Via CBC news
A 116-year-old evening gown in the collection of the New Brunswick Museum exemplifies cutting-edge fashion.
Made of glass fibres interwoven with silk, the floor-length, pale green gown is one of only four dresses in the world made of so-called “moonlight cloth.”
The dress, originally made for the the Exposition Universelle of 1900 in Paris, showcased the sophistication of contemporary glass-making techniques.
While manufacturers had experimented with drawing glass out into long, thin fibres since the 1780s, Peter Larocque, the New Brunswick Museum’s curator of cultural history and art, said the 1900 dress would have been a marvel of its age.
“Turning it into something wearable, bendable and so fine,” said Larocque, “stretched the limits of the path of the material.”
Charlotte Holzer, a PhD candidate at the Technical University of Munich, has travelled to Saint John to study the dress.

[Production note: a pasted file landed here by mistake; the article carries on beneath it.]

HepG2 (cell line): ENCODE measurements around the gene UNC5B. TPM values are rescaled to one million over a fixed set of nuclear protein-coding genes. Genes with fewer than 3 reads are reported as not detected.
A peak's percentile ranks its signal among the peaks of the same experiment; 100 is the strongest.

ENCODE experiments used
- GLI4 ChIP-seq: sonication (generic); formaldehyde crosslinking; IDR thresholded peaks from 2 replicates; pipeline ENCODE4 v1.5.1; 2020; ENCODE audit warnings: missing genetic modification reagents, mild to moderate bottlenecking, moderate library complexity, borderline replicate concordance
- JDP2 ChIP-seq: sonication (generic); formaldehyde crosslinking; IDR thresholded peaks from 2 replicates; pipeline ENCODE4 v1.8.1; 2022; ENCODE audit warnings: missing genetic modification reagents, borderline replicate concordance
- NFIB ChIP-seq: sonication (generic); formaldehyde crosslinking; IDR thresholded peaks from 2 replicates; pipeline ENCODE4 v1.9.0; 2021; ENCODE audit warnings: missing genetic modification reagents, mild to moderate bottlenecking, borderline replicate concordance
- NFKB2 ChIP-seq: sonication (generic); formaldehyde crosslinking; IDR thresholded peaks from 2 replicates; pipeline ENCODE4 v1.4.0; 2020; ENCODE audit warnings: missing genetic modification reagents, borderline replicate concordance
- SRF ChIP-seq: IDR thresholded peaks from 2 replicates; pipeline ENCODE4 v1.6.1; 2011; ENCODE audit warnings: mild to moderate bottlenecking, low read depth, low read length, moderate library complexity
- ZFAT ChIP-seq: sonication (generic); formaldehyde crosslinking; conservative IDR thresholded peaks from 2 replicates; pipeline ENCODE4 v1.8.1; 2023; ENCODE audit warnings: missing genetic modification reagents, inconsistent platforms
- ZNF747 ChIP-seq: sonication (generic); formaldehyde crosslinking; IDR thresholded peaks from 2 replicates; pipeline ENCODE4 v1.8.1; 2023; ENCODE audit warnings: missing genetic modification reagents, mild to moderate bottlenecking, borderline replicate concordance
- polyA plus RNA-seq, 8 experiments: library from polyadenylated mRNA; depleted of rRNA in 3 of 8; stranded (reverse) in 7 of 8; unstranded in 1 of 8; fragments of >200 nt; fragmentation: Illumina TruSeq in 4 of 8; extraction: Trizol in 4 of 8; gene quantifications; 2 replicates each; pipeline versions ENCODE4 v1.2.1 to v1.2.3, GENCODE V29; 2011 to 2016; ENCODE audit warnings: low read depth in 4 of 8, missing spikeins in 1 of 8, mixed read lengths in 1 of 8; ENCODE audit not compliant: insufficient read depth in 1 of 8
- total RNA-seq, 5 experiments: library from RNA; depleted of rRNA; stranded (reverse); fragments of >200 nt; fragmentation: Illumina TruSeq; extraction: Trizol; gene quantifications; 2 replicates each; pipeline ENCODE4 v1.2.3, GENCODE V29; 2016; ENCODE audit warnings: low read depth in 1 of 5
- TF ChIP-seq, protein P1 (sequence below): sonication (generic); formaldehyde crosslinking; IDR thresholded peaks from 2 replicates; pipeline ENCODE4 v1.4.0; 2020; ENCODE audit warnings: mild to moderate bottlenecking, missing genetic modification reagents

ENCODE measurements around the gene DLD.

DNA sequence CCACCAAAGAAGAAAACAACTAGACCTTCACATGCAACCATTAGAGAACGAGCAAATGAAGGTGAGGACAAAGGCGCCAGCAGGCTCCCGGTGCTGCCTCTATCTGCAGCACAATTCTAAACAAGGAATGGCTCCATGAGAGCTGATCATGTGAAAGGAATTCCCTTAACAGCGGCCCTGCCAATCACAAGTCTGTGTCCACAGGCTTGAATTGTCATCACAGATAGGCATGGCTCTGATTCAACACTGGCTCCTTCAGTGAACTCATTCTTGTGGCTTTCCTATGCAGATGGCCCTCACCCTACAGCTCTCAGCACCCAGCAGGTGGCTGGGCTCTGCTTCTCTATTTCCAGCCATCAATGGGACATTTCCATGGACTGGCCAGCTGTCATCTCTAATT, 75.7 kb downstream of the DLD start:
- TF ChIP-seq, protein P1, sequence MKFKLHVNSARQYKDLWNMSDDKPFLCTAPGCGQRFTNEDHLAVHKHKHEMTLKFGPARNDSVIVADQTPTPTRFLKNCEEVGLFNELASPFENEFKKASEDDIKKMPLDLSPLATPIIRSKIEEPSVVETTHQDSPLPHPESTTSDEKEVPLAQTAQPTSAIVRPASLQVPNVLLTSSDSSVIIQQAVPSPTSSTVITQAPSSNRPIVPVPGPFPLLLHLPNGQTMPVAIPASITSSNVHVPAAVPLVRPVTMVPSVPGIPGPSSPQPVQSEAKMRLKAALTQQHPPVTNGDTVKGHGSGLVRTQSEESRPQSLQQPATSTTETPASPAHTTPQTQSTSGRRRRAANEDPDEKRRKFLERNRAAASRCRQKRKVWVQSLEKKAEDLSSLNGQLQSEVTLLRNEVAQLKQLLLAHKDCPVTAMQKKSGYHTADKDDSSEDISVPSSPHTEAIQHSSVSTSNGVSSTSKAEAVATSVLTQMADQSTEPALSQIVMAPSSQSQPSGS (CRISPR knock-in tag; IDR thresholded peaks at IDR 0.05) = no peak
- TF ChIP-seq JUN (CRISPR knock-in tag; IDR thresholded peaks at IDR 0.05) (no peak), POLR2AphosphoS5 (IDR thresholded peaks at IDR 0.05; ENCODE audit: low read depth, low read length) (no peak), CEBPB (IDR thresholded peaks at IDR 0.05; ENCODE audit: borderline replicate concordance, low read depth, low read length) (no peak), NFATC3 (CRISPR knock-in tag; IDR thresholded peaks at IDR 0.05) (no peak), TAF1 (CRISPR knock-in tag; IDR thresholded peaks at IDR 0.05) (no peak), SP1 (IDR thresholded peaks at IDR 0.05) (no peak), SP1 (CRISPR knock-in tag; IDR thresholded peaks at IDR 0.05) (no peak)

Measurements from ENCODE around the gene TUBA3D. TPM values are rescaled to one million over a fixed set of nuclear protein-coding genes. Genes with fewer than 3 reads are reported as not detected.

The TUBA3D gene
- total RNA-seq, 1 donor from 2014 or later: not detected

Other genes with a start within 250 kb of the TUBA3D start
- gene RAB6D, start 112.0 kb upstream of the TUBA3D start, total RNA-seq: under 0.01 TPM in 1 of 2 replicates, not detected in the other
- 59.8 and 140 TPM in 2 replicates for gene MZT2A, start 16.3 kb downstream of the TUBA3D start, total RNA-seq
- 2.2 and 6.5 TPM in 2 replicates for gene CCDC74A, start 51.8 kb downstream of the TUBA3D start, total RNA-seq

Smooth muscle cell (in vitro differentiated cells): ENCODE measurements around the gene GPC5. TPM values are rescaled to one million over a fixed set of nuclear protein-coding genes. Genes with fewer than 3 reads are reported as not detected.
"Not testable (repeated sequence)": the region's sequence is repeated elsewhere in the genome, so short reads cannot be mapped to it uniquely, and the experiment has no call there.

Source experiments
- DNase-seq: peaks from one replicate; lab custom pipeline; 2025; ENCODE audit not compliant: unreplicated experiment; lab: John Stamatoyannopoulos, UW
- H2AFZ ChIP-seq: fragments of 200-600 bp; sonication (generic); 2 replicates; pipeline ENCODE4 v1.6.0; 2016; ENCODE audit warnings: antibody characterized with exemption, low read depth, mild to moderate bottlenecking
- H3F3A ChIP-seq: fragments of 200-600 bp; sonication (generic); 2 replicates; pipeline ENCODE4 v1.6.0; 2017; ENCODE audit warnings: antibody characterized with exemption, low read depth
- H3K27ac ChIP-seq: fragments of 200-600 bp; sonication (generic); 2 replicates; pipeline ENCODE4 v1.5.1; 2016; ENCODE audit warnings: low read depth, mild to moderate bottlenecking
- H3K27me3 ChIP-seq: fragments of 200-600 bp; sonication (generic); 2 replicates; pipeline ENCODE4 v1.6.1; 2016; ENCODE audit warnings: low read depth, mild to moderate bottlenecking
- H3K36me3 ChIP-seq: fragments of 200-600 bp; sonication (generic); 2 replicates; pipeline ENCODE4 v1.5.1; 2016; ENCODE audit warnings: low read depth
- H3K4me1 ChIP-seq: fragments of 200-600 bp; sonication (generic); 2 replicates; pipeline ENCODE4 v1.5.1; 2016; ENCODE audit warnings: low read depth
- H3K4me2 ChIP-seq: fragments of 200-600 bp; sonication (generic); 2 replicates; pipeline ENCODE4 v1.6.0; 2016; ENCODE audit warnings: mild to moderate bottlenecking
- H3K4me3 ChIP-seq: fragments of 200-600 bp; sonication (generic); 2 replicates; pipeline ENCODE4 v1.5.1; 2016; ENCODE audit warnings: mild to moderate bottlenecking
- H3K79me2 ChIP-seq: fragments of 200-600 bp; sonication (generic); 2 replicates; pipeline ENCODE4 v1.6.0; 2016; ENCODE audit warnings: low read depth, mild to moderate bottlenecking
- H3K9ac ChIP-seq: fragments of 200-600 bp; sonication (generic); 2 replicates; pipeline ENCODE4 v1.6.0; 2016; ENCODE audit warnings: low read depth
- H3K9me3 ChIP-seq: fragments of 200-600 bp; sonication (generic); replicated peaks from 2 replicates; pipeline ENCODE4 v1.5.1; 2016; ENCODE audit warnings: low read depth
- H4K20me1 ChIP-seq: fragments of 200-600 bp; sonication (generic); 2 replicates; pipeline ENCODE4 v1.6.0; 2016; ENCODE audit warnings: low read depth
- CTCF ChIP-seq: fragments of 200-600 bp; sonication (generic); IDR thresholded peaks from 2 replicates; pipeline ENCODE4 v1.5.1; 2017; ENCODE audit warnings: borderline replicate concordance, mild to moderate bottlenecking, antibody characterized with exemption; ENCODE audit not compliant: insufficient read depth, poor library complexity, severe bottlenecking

She said the example at the museum is unique in that manufacturers “worked with the glass fabric and not in a traditional way of tailoring, which is why it’s in better condition,” said Holzer.
That being said, the dress is still extremely fragile.
Although the thin, hand-drawn glass fibres are flexible, “they are brittle when you apply pressure at one point,” she said.
Holzer, and conservators at the New Brunswick Museum are studying how the the dress might be displayed “in the way it was intended to be worn,” said Larocque.
It’s unknown if or when the dress will be displayed.
The dress is both an aesthetic feat, and an attempt to “stretch the bounds of technology,” said Larocque.
“It speaks to establishing a challenge, and attempting to fulfil it,” he said.
“It also talks about innovation, and new ways to use materials, and stretching the boundaries of what a material is capable of.”
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